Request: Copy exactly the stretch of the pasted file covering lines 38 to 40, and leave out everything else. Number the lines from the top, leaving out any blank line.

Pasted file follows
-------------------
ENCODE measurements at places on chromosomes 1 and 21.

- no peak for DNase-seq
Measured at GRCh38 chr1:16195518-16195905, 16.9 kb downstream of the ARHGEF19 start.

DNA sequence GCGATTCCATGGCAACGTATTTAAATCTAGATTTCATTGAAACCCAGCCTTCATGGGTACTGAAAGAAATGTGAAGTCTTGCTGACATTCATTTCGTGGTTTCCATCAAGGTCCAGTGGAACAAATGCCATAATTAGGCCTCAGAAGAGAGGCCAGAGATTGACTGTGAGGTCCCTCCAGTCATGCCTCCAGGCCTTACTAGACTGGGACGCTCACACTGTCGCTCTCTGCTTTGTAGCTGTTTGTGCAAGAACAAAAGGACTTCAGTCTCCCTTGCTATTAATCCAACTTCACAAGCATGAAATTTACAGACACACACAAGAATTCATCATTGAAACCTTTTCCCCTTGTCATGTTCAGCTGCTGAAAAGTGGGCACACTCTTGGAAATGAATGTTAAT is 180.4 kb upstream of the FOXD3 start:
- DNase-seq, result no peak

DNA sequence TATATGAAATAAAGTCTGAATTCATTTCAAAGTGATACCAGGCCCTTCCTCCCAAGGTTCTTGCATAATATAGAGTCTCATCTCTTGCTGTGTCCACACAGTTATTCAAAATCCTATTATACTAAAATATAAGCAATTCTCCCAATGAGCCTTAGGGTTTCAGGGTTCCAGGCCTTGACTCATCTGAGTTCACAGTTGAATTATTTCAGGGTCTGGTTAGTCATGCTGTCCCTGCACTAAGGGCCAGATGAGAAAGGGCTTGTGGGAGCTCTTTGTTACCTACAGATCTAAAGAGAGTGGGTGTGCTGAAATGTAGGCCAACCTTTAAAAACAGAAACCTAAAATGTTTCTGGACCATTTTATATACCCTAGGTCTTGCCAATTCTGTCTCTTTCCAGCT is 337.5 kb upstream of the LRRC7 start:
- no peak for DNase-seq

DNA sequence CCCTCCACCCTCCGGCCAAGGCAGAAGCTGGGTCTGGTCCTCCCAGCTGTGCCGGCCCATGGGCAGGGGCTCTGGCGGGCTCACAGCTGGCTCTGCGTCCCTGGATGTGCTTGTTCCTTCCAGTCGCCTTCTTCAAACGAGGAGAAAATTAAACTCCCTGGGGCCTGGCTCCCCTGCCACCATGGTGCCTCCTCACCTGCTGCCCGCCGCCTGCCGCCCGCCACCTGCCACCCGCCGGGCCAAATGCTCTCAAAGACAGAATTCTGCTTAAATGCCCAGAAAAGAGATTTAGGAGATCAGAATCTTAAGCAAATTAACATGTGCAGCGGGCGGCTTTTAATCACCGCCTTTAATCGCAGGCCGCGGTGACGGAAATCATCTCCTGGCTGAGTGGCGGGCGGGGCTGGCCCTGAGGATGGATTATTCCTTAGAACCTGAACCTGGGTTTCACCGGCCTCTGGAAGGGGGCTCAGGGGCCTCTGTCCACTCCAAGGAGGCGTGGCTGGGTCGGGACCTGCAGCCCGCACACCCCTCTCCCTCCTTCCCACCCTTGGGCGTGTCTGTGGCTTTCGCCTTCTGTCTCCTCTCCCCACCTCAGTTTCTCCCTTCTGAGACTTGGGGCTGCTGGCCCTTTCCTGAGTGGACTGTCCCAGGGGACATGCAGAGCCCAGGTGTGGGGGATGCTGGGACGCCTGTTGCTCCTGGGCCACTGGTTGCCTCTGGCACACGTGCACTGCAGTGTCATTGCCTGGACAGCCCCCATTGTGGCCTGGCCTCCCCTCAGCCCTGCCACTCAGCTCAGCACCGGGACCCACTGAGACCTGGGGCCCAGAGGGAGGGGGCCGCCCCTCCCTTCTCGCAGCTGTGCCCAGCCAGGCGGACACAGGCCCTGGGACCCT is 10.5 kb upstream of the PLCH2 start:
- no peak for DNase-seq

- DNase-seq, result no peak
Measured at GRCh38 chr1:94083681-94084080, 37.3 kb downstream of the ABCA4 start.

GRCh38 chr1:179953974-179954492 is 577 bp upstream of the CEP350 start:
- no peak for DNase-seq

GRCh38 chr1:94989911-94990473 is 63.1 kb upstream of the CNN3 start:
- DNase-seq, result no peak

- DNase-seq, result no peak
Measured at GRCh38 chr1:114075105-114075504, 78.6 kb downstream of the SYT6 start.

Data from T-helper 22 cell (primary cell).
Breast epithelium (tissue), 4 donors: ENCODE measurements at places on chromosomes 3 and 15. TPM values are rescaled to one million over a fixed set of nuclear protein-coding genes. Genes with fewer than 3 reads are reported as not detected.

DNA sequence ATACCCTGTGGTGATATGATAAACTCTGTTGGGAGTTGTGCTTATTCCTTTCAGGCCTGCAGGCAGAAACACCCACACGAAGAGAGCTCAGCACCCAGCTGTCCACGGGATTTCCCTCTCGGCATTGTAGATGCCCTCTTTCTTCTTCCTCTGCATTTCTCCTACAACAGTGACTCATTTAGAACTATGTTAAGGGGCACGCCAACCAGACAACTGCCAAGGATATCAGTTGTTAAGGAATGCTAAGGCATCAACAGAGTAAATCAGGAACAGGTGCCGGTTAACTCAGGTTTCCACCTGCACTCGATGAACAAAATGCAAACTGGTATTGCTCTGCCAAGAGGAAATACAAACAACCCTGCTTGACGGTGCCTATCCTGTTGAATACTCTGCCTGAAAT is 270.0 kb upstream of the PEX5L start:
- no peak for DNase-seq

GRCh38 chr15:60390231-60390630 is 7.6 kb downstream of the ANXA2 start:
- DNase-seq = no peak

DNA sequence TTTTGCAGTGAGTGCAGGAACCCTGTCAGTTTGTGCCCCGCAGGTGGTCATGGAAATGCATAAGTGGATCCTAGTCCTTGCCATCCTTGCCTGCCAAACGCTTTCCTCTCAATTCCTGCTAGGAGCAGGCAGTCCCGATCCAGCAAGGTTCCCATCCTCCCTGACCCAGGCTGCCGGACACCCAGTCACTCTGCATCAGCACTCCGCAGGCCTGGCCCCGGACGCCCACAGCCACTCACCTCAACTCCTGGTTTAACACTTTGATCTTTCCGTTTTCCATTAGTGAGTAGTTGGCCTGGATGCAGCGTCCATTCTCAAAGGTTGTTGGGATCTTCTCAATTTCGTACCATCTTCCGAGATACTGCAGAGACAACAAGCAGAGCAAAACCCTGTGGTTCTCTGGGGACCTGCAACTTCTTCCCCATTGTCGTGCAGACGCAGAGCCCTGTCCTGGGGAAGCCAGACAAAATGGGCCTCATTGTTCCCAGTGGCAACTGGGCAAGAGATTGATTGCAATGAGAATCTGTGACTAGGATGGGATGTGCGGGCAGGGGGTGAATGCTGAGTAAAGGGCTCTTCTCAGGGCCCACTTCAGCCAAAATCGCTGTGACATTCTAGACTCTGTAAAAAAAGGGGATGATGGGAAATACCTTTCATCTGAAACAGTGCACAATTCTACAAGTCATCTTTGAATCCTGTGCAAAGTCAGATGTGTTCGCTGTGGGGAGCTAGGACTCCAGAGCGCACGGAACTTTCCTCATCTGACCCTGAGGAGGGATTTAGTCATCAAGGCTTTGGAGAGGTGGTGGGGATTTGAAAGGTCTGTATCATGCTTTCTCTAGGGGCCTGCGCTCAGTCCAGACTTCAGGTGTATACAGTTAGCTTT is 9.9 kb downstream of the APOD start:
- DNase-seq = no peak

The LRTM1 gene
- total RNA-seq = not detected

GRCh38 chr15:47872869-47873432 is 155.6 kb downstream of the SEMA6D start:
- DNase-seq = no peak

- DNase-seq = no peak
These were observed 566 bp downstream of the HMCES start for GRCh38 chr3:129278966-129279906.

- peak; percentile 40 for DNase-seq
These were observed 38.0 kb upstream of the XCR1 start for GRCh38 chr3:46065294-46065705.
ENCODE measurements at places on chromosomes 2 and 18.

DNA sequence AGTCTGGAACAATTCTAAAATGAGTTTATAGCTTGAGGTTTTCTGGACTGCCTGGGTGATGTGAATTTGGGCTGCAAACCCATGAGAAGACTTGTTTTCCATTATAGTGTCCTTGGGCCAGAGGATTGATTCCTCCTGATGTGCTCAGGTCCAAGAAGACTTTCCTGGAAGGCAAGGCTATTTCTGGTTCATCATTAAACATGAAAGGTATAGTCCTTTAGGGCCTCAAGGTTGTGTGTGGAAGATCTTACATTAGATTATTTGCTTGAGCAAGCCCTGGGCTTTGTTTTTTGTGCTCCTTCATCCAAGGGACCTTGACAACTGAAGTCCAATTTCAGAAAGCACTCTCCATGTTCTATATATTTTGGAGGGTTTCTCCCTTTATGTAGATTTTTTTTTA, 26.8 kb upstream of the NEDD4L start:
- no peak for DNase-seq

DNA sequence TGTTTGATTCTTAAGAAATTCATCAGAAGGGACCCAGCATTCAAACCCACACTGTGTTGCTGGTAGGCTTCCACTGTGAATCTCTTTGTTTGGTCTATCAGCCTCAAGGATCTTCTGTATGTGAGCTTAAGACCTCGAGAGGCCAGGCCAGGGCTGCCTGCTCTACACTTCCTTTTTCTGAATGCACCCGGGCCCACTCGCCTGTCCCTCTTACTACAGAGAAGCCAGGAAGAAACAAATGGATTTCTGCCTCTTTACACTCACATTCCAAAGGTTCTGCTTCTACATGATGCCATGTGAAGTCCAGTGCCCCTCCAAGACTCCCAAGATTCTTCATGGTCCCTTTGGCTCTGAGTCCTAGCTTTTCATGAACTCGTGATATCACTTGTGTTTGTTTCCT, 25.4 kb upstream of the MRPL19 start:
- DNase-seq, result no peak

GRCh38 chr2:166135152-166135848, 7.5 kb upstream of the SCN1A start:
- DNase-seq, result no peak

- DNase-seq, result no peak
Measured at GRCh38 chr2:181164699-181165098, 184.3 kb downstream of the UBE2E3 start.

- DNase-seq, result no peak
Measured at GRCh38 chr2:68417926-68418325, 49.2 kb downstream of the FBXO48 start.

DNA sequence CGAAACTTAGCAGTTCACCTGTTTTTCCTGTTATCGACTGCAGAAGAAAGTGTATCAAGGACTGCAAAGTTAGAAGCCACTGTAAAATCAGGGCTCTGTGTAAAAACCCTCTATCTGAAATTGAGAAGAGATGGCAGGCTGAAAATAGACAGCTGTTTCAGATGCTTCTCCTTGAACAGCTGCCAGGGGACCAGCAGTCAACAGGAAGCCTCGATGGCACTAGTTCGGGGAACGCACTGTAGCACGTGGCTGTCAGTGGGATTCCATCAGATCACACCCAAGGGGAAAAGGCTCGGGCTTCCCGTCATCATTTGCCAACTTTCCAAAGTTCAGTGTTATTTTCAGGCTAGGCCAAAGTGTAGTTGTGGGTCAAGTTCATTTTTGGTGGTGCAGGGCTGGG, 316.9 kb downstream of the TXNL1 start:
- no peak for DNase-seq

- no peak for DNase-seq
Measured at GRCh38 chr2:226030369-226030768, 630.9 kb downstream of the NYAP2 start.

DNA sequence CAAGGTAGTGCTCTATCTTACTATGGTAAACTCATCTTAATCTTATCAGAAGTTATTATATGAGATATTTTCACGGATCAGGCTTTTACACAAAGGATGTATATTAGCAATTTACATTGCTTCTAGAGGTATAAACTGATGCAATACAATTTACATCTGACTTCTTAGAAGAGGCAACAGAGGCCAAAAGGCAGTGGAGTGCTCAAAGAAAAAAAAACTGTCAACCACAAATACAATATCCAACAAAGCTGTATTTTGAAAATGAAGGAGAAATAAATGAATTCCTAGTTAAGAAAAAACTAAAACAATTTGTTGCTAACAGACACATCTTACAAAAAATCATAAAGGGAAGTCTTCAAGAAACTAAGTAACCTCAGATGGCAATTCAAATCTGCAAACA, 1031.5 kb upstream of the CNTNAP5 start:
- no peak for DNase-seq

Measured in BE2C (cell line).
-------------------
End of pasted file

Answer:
- DNase-seq, result no peak

GRCh38 chr2:166135152-166135848, 7.5 kb upstream of the SCN1A start:
- DNase-seq, result no peak